Music Daisy Jones and the Six – an incredibly important part of the Prime Video series – because if the group does not work, the show as a whole fails. Luckily, one of the best parts of the TV adaptation is the music that makes up the album. Aurora. In the context of the series Daisy Jones (Riley Keough) is a singer-songwriter who joins Billy Dunn (Sam Claflin) and his band called The Six.

The play, like the novel of the same name Taylor Jenkins Reid, tells the story of a group constantly bickering with each other—well, more so, Billy and Daisy struggle with their feelings for each other. This upset, push and pull found in music Aurora. It’s reminiscent of the real fights that breakup songs brought us. Gossip group Fleetwood Mac (which many cite as the inspiration for the band in Jenkins’ book, and thus the Prime Video series). What’s so fantastic about Aurora what we got from the show is that it really sounds like it was ripped out of the 1970s.

Recreating rock music is not easy. It was an art how the bands didn’t care what would work and just made the music they wanted to hear regardless of how you felt about it. Daisy Jones and Six overall, the series does it incredibly well. Breaking all the tracks into Aurora, you can understand what each song means and why they work. Below we have rated each track on Aurora depending on how badly we’d like to see them live (because it really is a no-skip album).

eleven Kill you to try

So, this song would be nice to hear live, but like many others Aurora, it wouldn’t work as part of a big tour. If you imagine it being played in a small venue like Brooklyn Steel, then it works, but it’s not something that sells out entire arenas. It’s a song that you could probably drive through and “tune” to, but it just doesn’t have that big concert feel. It won’t hurt if it was played live, but if it was played over any of the other songs, Aurora, that would be a bit odd. Regardless, it’s still catchy on its own, and when the song gets to the chorus, it’s fun to sing along to.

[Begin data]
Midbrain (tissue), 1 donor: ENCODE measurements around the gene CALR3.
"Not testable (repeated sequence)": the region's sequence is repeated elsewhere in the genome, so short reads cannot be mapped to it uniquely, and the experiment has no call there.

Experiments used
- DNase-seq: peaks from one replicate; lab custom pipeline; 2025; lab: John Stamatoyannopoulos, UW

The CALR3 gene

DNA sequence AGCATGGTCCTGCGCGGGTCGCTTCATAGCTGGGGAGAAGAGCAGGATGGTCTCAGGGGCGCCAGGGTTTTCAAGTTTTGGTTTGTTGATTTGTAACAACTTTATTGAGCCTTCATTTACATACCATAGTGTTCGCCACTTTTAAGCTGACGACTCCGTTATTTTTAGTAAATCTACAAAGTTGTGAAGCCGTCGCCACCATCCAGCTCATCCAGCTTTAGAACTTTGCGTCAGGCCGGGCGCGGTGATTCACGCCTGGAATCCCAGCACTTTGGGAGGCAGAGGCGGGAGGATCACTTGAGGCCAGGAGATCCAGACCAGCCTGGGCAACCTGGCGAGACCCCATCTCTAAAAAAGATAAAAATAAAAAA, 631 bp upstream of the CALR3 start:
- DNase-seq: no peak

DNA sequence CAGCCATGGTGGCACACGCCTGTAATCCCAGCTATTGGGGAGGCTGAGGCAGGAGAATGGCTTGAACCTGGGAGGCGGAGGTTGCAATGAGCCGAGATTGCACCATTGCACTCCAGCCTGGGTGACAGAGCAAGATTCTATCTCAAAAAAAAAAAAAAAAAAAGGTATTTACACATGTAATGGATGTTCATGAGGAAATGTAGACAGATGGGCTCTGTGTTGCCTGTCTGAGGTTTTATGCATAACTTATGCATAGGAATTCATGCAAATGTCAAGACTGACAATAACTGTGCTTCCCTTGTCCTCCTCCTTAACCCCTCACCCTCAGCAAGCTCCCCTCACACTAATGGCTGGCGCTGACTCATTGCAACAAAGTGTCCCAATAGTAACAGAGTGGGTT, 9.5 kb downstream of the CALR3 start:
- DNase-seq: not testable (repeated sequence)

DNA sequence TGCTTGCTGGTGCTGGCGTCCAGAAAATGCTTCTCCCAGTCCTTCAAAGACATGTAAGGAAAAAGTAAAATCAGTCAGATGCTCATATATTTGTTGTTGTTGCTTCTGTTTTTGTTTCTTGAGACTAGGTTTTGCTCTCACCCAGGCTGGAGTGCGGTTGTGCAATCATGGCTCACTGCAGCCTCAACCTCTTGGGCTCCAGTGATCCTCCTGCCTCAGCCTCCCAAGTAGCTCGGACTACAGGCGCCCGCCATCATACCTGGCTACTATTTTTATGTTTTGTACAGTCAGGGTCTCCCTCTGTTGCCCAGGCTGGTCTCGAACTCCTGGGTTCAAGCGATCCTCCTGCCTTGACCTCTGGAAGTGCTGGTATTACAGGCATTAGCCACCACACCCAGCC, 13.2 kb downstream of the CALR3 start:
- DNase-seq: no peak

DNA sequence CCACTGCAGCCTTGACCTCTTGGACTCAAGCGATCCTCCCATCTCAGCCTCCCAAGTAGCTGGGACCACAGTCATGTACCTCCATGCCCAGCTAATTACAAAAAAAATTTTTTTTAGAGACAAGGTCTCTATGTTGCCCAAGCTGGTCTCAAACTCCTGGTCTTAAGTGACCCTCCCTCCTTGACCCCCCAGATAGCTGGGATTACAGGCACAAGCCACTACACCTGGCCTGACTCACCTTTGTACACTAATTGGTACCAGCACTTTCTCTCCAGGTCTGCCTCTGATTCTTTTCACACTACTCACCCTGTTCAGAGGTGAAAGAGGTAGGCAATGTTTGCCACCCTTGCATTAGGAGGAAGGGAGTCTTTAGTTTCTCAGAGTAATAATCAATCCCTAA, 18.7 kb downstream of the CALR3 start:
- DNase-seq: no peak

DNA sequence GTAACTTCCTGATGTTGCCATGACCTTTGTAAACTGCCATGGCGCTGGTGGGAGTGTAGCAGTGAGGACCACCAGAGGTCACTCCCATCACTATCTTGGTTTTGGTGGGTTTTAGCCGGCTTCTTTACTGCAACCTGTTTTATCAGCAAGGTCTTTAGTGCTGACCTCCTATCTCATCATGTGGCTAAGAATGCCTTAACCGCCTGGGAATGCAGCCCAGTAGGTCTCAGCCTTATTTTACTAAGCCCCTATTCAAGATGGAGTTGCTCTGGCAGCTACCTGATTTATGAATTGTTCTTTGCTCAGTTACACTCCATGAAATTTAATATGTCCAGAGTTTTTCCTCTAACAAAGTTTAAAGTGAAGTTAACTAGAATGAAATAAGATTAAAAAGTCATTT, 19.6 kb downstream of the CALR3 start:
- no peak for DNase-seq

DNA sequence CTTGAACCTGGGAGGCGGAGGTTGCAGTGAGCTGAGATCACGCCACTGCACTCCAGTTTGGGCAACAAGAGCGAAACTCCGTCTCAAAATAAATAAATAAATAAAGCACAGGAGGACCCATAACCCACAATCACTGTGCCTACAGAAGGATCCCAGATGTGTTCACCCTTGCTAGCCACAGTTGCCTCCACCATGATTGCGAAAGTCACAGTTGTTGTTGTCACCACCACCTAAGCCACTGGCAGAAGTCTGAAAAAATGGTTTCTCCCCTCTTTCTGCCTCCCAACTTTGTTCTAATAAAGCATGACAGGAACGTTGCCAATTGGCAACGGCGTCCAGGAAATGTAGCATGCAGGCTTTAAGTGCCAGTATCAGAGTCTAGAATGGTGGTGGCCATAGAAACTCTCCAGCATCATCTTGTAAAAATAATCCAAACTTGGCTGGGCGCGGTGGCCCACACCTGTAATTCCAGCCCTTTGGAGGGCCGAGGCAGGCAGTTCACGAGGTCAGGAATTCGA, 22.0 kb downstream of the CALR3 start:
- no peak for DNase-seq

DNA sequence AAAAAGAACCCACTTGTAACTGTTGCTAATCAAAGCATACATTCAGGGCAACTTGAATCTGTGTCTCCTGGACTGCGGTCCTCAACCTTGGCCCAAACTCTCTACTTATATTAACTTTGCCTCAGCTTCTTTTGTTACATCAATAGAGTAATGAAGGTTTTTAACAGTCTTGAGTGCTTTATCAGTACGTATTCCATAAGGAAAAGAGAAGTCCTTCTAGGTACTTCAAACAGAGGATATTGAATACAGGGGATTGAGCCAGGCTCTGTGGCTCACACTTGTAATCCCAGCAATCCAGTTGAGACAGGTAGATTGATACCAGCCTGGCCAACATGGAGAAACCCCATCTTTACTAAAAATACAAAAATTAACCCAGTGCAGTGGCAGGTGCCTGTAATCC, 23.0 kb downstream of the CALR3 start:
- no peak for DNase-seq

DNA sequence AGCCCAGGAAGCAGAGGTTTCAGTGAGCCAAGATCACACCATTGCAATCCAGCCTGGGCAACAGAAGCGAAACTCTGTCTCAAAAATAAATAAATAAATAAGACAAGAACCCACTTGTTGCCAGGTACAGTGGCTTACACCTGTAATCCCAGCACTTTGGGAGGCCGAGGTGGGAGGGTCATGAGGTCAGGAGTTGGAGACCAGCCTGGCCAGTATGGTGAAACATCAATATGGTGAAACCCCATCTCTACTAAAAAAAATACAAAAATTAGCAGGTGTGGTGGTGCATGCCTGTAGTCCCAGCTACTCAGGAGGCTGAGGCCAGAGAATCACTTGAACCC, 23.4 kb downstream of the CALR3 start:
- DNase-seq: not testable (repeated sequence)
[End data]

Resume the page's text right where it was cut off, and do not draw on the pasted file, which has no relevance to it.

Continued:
10 More fun to miss

This good song. It’s really one of those songs that I personally would like them to play, but it also means that the band probably shouldn’t play it live. Sometimes you just want this song to be for you and your personal experience with it, and a song like “More Fun to Miss” is kind of one of them. This means that this is a song that you will probably add to your playlists and you will just want to listen to more of the album.

9 Let me go easy

It’s one of my favorite songs on the whole album, but that doesn’t mean it should be chosen for the live show. Like a man who loves a band Kings of Leonmost of their music does not need to be recorded live, and this applies to some songs on Aurora. “Let Me Down Easy” does seem like an easy choice to play, but then again, in many cases, it might be the one they’re cutting down on in time. So it will be difficult to fit into the rankings. It’s a great song that you can put on repeat and find something else in it every time you like it, but it’s not really a song that will hit the charts or make people sing along like others do.

8 Two against three

It’s a track that should be rated the best or second best on the album as a whole, but it’s not really an arena vibe. Imagine, if you like, something like “The Night of a Thousand Stevie” happening for Daisy at some point in the future. It could easily be a song that someone out there decided to play because it captures the “Silver Springs” vibe with the fans rallying behind it.

“Two Against Three” is a showcase of Daisy’s talent as a songwriter and singer, and if the band stayed together, it would definitely be one of those songs that plays in the middle of a show to rob everyone of the joy of one of them. their big hits and fill the audience with tears. Think Harry Styles’ Matilda.

7 no words